Girls On The Rise – Part 2: Smash The Ceiling

This is part 2 of a series on what the bible has to say about letting women lead.

Click HERE to start at part uno.

Culture is making progress when it comes to women in leadership and positions of authority. It might not be as fast paced as some people would like, but most change takes time over time. The church in particular has never been fully on board, but throughout the years it has found a couple loopholes when it comes to letting women lead.

When allowed, they can lead Kids. Worship. Women.

These are the ministries women are “empowered” to oversee within the church. Now there are some churches that fully endorse and establish women in leadership. They quickly become labeled as liberal, a term that holds a wide variety of meaning: from sucker punch to bullying to excommunication. (When I witness that treatment, I get discouraged, because I guess we would label Jesus pretty quickly as well.)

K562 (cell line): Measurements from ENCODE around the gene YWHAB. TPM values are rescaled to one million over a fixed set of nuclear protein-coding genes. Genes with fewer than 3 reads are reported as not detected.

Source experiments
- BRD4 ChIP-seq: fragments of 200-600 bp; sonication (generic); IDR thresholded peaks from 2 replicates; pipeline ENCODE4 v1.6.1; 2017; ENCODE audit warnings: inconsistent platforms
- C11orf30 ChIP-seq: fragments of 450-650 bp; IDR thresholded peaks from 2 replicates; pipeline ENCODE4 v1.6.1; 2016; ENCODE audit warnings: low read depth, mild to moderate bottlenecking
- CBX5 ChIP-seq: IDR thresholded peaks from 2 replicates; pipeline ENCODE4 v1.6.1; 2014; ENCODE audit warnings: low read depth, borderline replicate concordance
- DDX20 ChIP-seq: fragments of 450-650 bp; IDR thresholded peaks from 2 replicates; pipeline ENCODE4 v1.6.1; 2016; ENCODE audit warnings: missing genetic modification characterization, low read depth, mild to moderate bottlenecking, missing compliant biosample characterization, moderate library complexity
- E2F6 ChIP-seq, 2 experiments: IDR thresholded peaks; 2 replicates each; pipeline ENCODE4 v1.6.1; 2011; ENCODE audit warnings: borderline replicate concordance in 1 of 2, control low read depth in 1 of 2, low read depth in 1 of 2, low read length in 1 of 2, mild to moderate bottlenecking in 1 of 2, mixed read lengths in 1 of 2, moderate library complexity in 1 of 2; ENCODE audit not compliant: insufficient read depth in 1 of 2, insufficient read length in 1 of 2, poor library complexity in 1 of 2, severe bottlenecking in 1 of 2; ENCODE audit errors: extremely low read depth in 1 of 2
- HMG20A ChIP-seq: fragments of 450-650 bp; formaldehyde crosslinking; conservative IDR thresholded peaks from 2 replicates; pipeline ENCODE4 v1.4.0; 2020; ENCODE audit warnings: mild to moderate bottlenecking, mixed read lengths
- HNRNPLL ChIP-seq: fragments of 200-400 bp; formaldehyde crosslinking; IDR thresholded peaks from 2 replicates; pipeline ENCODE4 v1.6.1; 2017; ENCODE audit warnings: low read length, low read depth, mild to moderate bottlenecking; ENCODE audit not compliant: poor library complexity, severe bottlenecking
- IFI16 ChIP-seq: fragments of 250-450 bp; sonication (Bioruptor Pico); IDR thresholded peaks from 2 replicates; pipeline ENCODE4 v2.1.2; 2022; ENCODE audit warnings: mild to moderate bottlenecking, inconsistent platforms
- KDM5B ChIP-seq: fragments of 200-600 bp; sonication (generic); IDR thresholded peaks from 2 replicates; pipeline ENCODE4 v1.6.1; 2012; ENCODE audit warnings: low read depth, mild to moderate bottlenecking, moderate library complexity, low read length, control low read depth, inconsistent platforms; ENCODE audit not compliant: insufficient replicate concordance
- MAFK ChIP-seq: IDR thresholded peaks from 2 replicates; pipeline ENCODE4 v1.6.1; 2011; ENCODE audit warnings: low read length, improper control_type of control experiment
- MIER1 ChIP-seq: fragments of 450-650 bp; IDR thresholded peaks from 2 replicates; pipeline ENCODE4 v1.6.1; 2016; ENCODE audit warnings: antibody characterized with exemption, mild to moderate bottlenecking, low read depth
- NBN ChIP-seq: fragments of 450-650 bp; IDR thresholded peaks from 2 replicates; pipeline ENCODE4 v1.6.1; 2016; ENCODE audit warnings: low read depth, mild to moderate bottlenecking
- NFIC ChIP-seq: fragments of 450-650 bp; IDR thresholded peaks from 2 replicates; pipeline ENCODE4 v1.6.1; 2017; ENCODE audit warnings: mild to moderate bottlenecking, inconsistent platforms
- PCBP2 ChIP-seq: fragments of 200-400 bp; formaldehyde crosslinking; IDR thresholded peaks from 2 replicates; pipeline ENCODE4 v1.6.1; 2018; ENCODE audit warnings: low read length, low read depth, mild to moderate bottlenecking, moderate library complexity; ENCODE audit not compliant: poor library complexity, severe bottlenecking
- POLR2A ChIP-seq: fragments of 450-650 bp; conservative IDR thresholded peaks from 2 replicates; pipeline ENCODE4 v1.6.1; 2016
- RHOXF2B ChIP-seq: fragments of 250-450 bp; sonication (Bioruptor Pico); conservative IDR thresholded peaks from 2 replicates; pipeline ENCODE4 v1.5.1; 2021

Are those three ministries all Jesus had in mind when he said, “come follow me?”

What about senior leadership? President of an outreach or mission organization? Denominational leadership? Pastoral leadership?

I can hear Jesus now, one hand on his belt buckle, the other tipping his hat, “Whoa, whoa, whoa little darlin’. I reserved those saddles for the big boys. Now go run along and play.”

It’s just funny, in most Catholic and Evangelical churches, women can lead little girls and boys, worship, and women. Men are off limits.

That’s their glass ceiling, and that’s our loss.

If that were the case when Jesus died, the disciples may have never known that Jesus was alive.